Yes, Your Grace was a featured Steam game that I discovered on the main page and piqued my interest enough to want to see what the hell it was all about. After watching the trailer, it turned into an immediate purchase. Within minutes of playing this kingdom management RPG, I was fully immersed in the land of Davern making decisions that, though seemed innocuous at the time, might have grave consequences going forward.
Equal parts RPG and Management Sim
It’s not often that you see 2 seemingly remote genres blend so seamlessly. However Yes, Your Grace does so with such ease that it makes RPG and Management feel like they should always be partnered together. You are King Eryk of Davern, and this king’s crown certainly weigh’s heavier with every passing week in the game. You must balance the needs of your subjects with the needs of your family, not to mention the need to keep your head on your shoulders. Threats from invaders, Witcher-Esque monsters terrorizing your people and 3 daughters who range from stroppy teenager to playful scamp. That last one I can relate to damn well. I honestly think it’s part of the reason I connected so heavily with this game. That connection, and the page-turning gameplay that just screams “One more turn…” means that this is something of an easy review to write.
Click, Click, Click, Click, BOOM!
Less is more they say. Yes, Your Grace nails it. Simple point-and-click controls mean that the learning curve here is pretty much non-existent. The highly intuitive gameplay in Yes, Your Grace means that you can concentrate on the narrative without constantly trying to remember a hundred different intricacies and settings to keep on top of.
The area at the bottom of the screen is what I thought of as your “State of the Nation” area, showing you how much gold, supplies, and soldiers you have as well as how many happy subjects you have. You must keep all these up if you can, and they will influence each other. The more happy subjects you have, the more taxes you’ll bring in which will boost your gold. The more soldiers you have the more you have to feed them, so the more supplies come out of your reserve each week. There’s a certain amount of plate spinning that is needed but it keeps you nicely on your toes throughout.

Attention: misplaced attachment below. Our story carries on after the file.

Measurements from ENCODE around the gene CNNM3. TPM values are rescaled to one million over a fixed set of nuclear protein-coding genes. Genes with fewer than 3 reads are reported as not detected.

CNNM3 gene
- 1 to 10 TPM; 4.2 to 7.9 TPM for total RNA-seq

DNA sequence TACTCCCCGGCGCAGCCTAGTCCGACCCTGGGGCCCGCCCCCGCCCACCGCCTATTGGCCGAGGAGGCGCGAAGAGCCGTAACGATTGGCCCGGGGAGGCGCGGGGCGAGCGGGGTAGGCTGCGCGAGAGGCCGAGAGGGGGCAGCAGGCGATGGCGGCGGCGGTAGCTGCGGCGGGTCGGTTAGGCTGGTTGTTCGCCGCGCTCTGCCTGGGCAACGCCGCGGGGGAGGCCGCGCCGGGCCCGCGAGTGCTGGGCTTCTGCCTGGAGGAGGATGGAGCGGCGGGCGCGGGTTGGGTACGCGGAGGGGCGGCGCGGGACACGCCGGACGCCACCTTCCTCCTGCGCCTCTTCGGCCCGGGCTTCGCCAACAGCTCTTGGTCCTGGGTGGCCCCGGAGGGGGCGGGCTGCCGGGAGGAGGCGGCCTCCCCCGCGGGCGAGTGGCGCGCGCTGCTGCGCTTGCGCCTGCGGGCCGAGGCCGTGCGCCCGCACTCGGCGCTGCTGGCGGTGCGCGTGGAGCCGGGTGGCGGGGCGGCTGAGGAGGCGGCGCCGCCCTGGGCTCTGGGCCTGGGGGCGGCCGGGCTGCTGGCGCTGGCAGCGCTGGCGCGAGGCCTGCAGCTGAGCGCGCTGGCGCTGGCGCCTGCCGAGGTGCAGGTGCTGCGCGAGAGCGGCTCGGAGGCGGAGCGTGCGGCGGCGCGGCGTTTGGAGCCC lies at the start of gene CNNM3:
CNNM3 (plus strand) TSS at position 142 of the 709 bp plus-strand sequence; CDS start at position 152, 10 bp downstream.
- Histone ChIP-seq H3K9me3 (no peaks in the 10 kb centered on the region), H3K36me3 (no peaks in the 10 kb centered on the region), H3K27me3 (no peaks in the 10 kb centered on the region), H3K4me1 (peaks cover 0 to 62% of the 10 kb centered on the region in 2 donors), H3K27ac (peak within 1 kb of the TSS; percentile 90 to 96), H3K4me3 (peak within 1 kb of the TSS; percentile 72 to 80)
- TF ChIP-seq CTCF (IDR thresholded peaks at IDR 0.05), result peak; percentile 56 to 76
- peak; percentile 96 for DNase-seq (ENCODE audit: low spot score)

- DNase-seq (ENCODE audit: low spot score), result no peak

Beauty is in the ear of the beholder
The 2D art style in Yes, Your Grace is phenomenal. The fluid way in which characters move is smoother than some AAA games I’ve played in recent years. The surroundings are also fantastically created. From the dank dungeons to the rolling mountains, everything looks spot-on. There is also the minimalist way in which some parts of the game are depicted. The soldiers on the battlefield, for example, are just dots, but it works so damn well!
I could go on about the way this game looks, but I need to tell you more about the way it sounds. The speech in-game is very Sims-like, and I swore that one of the voice actors was Ahmed Best, aka Jar Jar Binks. What steals the show though, is the music. A mixture of original pieces of music by Carlos Filipe Alves and songs by Merkfolk – a Polish folk-metal band. Since discovering this game, I am now a fan of Polish folk-metal!
But what if I did this?
I have only ever been compelled to replay a few games as soon as I’ve completed them. The most recent one for me was Detroit: Become Human, but now it is Yes, Your Grace. As soon as I finished my first play-through, I had to start again. I had to see how and where my decisions mattered most, and where my actions were least effective. Could you be a better or worse husband and father? Could you come out on top and could you come out with nothing? The game allowed me to do both and more in between. This will almost certainly be a game that I come back to again and again as the months and years roll on, and that is the true mark of a great game.
Yes, Your Grace
My final word on this title is that Yes, Your Grace is worthy of your time, your money and your admiration. The work that has been done by this little studio in the UK is nothing short of magnificent. I hope beyond hope that they continue onto to bigger things because there is some real talent on display here. If you find your self looking for something to get into that will pull you in, make you laugh, make you cry (yes, this game made me tear up and fight to hold them in) and keep you entertained, then look no further than Yes, Your Grace.